The FILL FACTOR impact on the indexes fragmentation

This is a short post that is considering the indexes fill factor impact on the fragmentation. Analysis of indexes is a continuous process on the company’s databases that you, as a DBA, must follow and monitor well. This post shows how changing the fill factor impacts the fragmentation. I’m going to show how it is with big indexes. By “big” here, the indexes range is the sizes range from 10GB to 50GB. Next table lists some of the biggest indexes in a client database.

The indexes fill factor was the default (0) or 100%. The fill factor was changed to a different values.

Indexes with default FILLFACTOR (not changed)

The specific matter here is that the change is tiny, i.e. the fill factor is lowered just a few percentages ranging from 2 – 5%. The reason for it is the size of the indexes compared to the amount of fresh data that enters the table (the indexes) on a daily basis. A tiny volume of data is being inserted during the day, but because it’s an OLAP-like system the majority of new data comes during an over-night loading.

This is the indexes fragmentation after a rebuild algorithm was run on the database.

Figure 1. Fragmentation of the indexes with default fill factor

The maximum fragmentation reached 12% (Figure 1). This is high after one run of the Daily Interface (DI) tool. Some other indexes also got high fragmentation.

Indexes FILLFACTOR changed

I’m repeating the same process, but now with changed fill factor for the indexes. I additionally repeated the test with more inserts. However, the inserts vary on a daily basis ranging from 200K to 400K inserts per a load.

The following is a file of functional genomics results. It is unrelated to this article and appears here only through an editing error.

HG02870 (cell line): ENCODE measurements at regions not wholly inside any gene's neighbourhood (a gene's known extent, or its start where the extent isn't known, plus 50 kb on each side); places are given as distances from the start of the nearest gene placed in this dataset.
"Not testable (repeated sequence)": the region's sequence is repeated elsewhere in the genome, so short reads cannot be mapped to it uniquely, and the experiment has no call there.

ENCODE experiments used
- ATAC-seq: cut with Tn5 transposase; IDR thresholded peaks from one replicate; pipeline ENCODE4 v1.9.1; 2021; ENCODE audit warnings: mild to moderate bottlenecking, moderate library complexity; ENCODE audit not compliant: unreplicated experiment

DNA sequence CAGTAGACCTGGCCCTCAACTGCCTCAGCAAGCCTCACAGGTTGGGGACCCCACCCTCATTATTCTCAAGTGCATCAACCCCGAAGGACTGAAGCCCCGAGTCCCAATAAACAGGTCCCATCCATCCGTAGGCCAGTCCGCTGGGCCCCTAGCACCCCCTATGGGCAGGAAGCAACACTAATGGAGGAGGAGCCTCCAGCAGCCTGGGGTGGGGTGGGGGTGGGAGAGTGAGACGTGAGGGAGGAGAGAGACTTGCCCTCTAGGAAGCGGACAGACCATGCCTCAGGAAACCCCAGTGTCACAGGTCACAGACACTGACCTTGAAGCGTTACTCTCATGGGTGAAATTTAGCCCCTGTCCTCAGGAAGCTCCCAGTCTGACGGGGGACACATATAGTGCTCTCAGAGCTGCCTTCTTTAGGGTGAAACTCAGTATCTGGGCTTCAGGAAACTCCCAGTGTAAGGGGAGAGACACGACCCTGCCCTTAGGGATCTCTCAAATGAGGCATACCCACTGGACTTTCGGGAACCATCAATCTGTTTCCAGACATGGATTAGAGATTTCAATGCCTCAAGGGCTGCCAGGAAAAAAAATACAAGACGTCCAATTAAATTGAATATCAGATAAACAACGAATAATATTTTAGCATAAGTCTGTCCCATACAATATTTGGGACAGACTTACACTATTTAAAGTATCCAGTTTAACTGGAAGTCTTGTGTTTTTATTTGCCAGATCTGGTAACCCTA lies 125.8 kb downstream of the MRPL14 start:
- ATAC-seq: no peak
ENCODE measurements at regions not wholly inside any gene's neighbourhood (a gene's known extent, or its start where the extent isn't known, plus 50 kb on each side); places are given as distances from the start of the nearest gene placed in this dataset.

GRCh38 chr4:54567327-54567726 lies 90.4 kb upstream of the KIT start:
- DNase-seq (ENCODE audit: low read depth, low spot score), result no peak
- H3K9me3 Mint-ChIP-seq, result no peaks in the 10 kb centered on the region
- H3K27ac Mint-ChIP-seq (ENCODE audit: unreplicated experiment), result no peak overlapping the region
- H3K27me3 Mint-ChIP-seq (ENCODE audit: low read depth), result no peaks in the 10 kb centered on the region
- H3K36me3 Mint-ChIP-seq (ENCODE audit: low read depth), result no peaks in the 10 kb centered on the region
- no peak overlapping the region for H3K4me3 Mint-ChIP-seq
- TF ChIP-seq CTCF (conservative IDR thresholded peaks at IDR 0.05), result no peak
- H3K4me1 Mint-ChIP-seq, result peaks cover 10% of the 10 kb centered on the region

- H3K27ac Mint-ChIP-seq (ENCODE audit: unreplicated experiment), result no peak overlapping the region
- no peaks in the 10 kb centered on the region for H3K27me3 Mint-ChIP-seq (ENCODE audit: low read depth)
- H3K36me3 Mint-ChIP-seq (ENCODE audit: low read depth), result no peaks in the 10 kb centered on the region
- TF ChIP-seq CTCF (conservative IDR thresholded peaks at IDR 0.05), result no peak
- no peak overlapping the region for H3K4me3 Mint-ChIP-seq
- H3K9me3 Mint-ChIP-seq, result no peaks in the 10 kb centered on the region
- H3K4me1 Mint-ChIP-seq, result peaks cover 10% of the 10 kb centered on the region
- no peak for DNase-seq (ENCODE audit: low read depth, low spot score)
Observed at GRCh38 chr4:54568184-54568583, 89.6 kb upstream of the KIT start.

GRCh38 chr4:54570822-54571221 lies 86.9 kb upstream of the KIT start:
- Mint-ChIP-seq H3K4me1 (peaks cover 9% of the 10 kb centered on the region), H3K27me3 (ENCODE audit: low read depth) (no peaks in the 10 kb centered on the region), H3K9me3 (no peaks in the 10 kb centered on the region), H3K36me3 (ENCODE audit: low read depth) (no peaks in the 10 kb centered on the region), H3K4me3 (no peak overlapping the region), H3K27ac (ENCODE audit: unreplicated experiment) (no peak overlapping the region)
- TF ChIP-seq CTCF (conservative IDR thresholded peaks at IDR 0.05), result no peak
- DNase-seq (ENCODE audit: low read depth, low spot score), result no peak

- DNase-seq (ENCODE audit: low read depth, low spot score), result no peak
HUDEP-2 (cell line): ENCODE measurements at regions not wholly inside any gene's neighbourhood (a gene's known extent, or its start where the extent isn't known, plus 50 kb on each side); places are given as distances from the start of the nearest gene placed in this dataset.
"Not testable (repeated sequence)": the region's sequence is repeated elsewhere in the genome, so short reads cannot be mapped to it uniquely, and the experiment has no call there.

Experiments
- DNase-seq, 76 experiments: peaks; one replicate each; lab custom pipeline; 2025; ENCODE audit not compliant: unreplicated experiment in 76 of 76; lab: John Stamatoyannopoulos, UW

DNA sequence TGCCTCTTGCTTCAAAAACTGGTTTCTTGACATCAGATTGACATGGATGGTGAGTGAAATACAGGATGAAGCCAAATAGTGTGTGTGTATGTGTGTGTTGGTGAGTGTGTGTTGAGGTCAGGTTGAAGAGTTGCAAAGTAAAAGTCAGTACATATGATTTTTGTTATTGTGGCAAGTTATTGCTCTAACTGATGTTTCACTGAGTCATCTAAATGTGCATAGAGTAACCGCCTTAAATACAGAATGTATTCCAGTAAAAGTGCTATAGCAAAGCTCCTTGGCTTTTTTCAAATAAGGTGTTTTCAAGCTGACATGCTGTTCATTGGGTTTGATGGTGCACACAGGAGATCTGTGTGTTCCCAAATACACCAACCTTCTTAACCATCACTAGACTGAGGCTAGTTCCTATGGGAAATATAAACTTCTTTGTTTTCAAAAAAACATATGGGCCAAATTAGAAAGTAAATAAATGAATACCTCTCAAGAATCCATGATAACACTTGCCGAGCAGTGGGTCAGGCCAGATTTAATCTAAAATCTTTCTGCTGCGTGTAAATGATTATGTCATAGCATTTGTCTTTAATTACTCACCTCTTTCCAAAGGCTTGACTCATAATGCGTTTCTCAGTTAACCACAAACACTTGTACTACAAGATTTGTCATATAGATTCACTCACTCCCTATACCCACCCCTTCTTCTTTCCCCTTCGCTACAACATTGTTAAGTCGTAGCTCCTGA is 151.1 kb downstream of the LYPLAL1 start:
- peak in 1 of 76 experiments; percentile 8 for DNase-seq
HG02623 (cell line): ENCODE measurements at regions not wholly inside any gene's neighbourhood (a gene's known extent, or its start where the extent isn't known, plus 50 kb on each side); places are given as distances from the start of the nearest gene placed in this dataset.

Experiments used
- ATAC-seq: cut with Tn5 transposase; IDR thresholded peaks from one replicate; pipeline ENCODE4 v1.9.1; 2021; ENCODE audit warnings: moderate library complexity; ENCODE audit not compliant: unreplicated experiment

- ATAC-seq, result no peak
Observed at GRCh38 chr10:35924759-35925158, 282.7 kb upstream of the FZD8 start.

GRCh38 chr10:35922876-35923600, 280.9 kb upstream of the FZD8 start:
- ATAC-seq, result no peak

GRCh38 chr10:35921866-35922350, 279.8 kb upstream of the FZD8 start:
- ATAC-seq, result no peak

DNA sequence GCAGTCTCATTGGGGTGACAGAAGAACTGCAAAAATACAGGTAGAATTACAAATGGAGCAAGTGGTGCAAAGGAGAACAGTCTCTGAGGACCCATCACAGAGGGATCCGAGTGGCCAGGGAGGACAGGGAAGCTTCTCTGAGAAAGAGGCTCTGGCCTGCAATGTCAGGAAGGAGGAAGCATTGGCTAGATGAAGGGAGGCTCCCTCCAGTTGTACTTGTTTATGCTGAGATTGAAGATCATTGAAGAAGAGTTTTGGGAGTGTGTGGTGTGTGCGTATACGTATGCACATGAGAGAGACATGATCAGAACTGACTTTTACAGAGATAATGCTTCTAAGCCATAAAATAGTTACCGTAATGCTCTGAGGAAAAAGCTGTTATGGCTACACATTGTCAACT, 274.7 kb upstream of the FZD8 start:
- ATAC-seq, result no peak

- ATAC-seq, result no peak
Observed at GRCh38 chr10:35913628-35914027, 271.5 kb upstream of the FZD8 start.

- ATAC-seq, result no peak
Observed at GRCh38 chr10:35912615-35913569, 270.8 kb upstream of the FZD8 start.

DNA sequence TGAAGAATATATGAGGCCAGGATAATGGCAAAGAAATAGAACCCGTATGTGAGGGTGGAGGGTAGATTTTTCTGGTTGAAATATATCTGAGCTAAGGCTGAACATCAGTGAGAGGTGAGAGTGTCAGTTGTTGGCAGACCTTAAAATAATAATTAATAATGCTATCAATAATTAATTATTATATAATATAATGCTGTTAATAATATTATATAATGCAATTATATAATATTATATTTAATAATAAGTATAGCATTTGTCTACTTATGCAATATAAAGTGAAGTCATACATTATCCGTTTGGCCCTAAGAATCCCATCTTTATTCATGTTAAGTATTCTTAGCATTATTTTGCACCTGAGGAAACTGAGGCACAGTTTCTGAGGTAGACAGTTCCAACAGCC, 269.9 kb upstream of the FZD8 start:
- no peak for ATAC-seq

Figure 2. Fragmentation of the indexes with changed fill factor

The maximum fragmentation reached 2%, which is different from the 12% in the previous test.


The fill factor for the indexes has the default value of 0 or 100, which means fulfilment of the index (usually B-trees) of 100%. It can be changed for all newly created indexes in the sys.sp_configure on instance level as Database property using the following command:

If you want to change the fill factor for an index, then you can do it only for that index. You can simply rebuild the index with a different fill factor option.

Having lower fill factor causes the number of the page splits are less, but at the same time it makes the memory buffer has more pages. Setting the fill factor is a matter of continuous checking your indexes so that you’re nearing the optimum after a period of monitoring it. An index fragmentation is said to be good if it is below 5 – 10%. For heavy indexes it’s better to keep it lower, and for smaller indexes it’s not a problem to be even higher. However, it’s most important that the fragmentation of indexes is stable.

Final words

  • You have to maintain your indexes so that they have low fragmentation. Low fragmentation has itself many benefits. It makes queries faster and keeps some wait types low like for example CXPACKET.

  • Indexes which are overloaded with bulked portions of the data is better to have lowered fill factor. There is not a formula what the lowering should be. On different systems I’ve been using lowering from 0 to 30% and it very depends on the size of the index and the nature of the data that is inserted. A good practice is to start with a lowered fill factor and then follow the index fragmentation so until its fragmentation becomes stable.

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